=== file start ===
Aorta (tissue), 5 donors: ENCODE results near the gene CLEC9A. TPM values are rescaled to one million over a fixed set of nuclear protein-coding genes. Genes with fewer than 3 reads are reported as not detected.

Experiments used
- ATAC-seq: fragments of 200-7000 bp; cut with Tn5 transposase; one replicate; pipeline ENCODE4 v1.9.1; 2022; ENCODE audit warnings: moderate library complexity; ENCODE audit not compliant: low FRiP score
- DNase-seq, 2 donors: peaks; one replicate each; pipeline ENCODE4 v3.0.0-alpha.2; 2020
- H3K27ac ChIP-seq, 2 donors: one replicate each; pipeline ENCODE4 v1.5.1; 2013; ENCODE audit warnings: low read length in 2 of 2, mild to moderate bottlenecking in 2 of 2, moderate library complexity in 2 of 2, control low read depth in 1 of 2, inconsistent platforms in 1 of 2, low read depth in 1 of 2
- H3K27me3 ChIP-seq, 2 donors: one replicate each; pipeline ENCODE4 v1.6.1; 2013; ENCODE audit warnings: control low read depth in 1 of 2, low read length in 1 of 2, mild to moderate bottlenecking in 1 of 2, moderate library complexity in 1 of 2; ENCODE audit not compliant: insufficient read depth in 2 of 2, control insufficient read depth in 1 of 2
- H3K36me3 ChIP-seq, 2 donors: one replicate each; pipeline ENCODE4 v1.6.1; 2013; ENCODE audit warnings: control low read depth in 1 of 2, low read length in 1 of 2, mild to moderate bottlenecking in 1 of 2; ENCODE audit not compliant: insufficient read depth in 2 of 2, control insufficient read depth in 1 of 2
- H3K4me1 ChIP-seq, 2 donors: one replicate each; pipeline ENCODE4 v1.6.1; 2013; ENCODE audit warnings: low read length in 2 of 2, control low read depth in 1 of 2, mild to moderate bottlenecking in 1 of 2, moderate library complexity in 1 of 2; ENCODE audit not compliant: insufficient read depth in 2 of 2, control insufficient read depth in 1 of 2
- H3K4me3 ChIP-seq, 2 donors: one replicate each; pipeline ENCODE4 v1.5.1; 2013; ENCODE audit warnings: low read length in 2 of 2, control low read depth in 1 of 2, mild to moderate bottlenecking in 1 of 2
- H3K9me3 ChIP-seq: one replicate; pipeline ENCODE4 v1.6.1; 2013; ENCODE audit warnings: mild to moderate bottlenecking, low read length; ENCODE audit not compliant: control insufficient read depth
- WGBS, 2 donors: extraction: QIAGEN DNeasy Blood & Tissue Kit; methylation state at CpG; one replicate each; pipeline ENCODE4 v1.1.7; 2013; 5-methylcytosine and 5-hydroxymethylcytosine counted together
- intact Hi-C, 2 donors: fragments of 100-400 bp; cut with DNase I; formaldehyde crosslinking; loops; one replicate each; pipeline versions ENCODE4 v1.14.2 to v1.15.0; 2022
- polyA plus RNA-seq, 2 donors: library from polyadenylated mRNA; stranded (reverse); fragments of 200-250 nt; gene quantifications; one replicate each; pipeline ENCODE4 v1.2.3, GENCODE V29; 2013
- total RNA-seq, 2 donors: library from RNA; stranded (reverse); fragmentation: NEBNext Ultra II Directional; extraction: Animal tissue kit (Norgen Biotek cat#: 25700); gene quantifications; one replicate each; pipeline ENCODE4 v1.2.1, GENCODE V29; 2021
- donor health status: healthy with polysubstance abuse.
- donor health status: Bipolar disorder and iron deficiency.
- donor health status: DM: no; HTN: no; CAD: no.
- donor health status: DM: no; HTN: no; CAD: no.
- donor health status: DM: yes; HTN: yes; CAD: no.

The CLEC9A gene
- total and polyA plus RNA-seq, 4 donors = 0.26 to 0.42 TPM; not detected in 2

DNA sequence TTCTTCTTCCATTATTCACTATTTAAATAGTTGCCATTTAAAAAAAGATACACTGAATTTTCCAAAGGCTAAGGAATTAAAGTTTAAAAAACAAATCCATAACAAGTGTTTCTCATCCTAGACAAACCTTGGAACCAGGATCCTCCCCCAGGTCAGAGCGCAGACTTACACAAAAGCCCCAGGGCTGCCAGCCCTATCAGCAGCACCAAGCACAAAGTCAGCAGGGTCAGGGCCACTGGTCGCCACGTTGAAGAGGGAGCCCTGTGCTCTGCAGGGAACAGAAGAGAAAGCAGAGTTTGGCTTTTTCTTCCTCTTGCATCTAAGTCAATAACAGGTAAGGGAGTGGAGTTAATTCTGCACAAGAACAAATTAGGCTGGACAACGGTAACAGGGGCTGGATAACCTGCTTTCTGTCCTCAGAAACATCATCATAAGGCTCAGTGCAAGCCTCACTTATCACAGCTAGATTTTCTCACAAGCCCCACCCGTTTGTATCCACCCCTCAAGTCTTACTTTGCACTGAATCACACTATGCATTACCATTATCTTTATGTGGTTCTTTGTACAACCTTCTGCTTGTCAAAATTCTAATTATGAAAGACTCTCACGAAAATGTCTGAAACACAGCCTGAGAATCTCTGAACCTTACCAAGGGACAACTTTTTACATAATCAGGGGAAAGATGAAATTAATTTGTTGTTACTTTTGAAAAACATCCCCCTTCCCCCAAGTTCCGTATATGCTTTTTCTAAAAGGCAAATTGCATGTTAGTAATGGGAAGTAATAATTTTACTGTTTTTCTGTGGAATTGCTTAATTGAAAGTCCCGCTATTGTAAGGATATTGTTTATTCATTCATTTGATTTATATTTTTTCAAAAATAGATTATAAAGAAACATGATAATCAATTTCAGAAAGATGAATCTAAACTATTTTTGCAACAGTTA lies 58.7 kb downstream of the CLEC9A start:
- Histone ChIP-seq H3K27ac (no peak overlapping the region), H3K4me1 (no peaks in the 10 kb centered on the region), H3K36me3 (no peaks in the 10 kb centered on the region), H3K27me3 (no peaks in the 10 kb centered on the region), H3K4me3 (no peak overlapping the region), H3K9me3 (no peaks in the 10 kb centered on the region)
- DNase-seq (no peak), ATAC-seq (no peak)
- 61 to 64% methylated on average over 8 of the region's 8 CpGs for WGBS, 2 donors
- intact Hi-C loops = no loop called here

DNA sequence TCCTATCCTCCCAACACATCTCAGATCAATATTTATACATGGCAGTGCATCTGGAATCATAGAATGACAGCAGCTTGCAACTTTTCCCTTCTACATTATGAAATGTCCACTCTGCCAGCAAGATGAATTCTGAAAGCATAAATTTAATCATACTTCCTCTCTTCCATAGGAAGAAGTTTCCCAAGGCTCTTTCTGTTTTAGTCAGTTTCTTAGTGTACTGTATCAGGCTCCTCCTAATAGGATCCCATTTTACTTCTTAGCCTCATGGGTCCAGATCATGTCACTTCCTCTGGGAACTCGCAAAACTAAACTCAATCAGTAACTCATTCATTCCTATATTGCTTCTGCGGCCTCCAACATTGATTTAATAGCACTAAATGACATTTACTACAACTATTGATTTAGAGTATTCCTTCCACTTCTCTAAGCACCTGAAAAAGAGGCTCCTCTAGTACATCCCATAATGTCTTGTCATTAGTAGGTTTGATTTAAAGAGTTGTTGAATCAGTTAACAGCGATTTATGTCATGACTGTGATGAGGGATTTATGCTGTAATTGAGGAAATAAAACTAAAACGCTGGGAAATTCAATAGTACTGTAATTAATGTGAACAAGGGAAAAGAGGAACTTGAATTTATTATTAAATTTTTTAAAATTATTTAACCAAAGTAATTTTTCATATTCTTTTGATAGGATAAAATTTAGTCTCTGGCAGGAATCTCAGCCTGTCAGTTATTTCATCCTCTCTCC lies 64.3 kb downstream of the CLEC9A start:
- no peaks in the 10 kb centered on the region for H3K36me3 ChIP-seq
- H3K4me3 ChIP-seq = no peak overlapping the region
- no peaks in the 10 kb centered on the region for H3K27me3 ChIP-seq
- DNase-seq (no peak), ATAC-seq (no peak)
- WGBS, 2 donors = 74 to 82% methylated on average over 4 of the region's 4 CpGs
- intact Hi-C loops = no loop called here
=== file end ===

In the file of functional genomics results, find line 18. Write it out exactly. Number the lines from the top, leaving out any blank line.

- donor health status: DM: no; HTN: no; CAD: no.